Meet Ernest & Hadley Big Read Introduces Fans to a Young Hemingway with 'The Paris Wife'

Daily Herald (Arlington Heights, IL), March 13, 2012 | Go to article overview

Meet Ernest & Hadley Big Read Introduces Fans to a Young Hemingway with 'The Paris Wife'


Writing a historic novel is somewhat like connecting dots of history with lines to create a picture.

"That is a nice way of thinking about it," said national best-selling author [URL]Paula McLain;http://www.lislelibrary.org/[/URL].

From a coffee shop near her home in Cleveland, Ohio, McLain talked about her book "The Paris Wife," the current Big Read selection for 10 area libraries.

For the eighth year, the [URL]Lisle Library;http://www.lislelibrary.org/[/URL] is joining forces with libraries in Clarendon Hills, Downers Grove, Hinsdale, Darien, LaGrange, LaGrange Park, Western Springs, Westmont and Woodridge to encourage patrons to read the same book. This year's selection gives readers opportunities to learn about the roaring 1920s, Paris, Spain, jazz and author Ernest Hemingway.

McLain began her writing career with two collections of poetry, an autobiographical book about her childhood in foster care and the novel "A Ticket to Ride."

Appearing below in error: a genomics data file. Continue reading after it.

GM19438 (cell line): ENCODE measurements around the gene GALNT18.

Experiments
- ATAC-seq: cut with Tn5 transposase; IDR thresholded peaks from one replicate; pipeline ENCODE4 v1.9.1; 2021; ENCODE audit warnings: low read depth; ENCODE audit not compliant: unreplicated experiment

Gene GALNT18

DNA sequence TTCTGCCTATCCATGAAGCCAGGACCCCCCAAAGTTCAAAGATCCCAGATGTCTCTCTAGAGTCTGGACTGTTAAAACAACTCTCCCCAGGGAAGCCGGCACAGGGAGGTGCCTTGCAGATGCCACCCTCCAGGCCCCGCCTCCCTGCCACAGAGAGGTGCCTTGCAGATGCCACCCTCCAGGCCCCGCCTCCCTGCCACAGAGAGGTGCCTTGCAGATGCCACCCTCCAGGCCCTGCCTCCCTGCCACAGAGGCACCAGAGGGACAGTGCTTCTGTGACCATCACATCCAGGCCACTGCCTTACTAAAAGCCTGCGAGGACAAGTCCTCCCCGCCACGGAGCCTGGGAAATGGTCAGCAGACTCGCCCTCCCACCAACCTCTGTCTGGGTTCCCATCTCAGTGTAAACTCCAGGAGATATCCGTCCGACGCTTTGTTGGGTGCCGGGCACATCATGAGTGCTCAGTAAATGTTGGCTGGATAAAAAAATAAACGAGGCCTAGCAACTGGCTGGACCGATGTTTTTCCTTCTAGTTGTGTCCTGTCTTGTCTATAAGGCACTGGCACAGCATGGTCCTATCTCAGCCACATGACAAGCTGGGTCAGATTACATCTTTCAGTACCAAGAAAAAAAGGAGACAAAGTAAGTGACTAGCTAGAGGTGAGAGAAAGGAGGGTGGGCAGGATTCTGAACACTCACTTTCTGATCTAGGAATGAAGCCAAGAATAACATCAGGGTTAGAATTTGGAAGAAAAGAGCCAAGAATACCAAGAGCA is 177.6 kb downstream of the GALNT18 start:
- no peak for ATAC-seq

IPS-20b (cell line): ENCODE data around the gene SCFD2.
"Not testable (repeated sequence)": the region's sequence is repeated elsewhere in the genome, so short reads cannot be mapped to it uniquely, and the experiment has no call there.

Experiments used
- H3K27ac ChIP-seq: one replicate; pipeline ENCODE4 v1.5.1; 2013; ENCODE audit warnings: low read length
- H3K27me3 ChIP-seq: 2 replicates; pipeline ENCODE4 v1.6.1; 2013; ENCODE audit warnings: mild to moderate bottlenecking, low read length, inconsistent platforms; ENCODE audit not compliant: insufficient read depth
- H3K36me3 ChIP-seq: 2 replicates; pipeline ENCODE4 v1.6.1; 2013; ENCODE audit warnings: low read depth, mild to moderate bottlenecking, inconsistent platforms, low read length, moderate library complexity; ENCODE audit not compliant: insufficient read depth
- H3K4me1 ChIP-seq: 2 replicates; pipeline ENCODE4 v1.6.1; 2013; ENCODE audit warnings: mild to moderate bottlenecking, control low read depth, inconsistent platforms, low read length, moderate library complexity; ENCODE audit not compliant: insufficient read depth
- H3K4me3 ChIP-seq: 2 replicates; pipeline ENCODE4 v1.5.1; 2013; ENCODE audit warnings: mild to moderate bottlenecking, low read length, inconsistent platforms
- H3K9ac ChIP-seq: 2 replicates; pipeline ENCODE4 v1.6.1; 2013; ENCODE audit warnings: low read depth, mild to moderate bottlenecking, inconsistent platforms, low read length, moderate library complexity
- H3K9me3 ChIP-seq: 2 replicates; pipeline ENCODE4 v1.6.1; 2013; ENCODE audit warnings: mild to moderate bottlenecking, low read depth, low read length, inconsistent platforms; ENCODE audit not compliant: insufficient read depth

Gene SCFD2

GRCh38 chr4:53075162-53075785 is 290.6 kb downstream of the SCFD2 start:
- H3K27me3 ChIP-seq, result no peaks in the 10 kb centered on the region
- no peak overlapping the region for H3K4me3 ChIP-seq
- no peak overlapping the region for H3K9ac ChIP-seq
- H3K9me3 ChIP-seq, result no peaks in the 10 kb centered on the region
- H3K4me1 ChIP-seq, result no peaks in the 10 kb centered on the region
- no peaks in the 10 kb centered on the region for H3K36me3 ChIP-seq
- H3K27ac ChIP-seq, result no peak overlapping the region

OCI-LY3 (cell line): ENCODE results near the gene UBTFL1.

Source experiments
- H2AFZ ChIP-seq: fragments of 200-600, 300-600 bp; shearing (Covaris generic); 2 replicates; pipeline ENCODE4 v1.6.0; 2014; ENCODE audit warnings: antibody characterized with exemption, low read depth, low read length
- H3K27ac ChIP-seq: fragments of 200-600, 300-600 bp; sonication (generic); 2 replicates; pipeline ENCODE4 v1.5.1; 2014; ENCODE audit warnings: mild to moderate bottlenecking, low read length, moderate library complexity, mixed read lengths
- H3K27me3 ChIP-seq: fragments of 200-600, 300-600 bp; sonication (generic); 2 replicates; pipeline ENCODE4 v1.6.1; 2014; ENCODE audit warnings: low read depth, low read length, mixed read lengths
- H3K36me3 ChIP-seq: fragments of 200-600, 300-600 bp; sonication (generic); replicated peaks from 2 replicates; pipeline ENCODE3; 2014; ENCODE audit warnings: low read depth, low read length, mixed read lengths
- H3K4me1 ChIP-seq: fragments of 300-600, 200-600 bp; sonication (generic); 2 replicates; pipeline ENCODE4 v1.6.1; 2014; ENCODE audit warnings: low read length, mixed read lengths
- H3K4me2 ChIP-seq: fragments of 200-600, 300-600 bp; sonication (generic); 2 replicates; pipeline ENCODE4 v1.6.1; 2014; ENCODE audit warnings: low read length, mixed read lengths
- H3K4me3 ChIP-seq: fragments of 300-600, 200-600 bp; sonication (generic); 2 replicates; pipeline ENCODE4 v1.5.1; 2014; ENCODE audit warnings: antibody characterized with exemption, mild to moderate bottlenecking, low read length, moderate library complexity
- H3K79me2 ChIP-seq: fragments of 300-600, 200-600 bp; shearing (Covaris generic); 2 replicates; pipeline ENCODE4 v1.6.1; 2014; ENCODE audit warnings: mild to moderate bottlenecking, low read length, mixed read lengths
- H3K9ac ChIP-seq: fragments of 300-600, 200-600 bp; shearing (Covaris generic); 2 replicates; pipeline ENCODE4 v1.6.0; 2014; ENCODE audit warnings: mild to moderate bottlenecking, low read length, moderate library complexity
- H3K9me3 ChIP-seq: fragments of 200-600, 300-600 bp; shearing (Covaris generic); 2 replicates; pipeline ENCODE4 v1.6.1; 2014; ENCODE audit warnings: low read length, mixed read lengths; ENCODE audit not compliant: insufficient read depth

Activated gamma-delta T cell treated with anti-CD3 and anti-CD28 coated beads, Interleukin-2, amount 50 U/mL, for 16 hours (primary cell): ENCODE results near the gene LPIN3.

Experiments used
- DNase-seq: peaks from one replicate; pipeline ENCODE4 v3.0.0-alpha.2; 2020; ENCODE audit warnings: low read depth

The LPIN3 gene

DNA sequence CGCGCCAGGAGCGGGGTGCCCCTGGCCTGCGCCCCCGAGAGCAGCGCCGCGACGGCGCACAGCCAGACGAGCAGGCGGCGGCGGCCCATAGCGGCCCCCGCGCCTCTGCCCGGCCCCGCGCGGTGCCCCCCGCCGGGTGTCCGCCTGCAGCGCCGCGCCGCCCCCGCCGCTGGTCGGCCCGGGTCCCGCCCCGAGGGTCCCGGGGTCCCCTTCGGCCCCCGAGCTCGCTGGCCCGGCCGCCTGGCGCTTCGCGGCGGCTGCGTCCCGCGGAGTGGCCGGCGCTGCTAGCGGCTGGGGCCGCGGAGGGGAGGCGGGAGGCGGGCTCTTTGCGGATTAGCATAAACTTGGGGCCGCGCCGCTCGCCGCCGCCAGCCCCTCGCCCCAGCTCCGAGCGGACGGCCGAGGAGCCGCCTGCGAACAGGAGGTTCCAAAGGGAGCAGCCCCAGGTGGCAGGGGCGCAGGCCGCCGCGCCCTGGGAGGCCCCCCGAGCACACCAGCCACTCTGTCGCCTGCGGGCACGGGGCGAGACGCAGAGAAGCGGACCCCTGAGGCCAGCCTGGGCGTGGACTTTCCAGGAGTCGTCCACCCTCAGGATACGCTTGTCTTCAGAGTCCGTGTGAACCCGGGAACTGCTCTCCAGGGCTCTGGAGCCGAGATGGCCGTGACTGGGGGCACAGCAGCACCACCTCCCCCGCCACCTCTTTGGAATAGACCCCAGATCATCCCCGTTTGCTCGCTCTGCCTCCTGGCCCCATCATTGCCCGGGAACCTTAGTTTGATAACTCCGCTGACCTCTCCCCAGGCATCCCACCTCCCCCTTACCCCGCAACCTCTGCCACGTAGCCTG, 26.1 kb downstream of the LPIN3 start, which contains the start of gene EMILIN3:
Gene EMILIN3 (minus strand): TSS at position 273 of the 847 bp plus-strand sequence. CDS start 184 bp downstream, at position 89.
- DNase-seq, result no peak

The former high school English teacher said extensive research went into writing "The Paris Wife."

While searching for a possible book subject, McLain read "A Moveable Feast" in which [URL]Ernest Hemingway;http://www.ernest.hemingway.com/[/URL] wrote of his first wife, Hadley, "I wished I had died before I ever loved anyone but her."

The straightforward sentence tickled McLain's curiosity and she began to research the period of time in the early 1920s when Hemingway met and married Hadley Richardson Hemingway, followed by the young couple's years in Paris and the birth of their son.

"I did not know anything about (Ernest's) personal life beyond the mythology of Hemingway," McLain said. "I think that helped a great deal because I had no agenda in him. So when I began to write the book, I could let Hadley show me the way without trying to exonerate him or take him down."

McLain did much of her research at the John F. Kennedy Presidential Library and Museum with its extensive Hemingway collection. On the museum's website, jfklibrary.org, an audio of Patrick Hemingway, Ernest's second son, said his father's letters are chatty and full of vivid details.

McLain found the subject of her book "The Paris Wife" when she read hundreds of letters between Hadley and Ernest Hemingway. This was the history she built her novel around.

"My story begins when Hadley and Ernest meet in Chicago at a party for the first time," McLain said. "My job then began by projecting myself into all the places that no biographer could ever presume to know. For instance, what did they say to each other, or what did they think about this first meeting, which became the challenge and the pleasure of writing the book."

To write as fast as she could, McLain left her teaching job. With $600 in the bank and young children to care for, she could not travel to all the destinations captured in the novel.

The rest of this article is only available to active members of Questia

Sign up now for a free, 1-day trial and receive full access to:

  • Questia's entire collection
  • Automatic bibliography creation
  • More helpful research tools like notes, citations, and highlights
  • Ad-free environment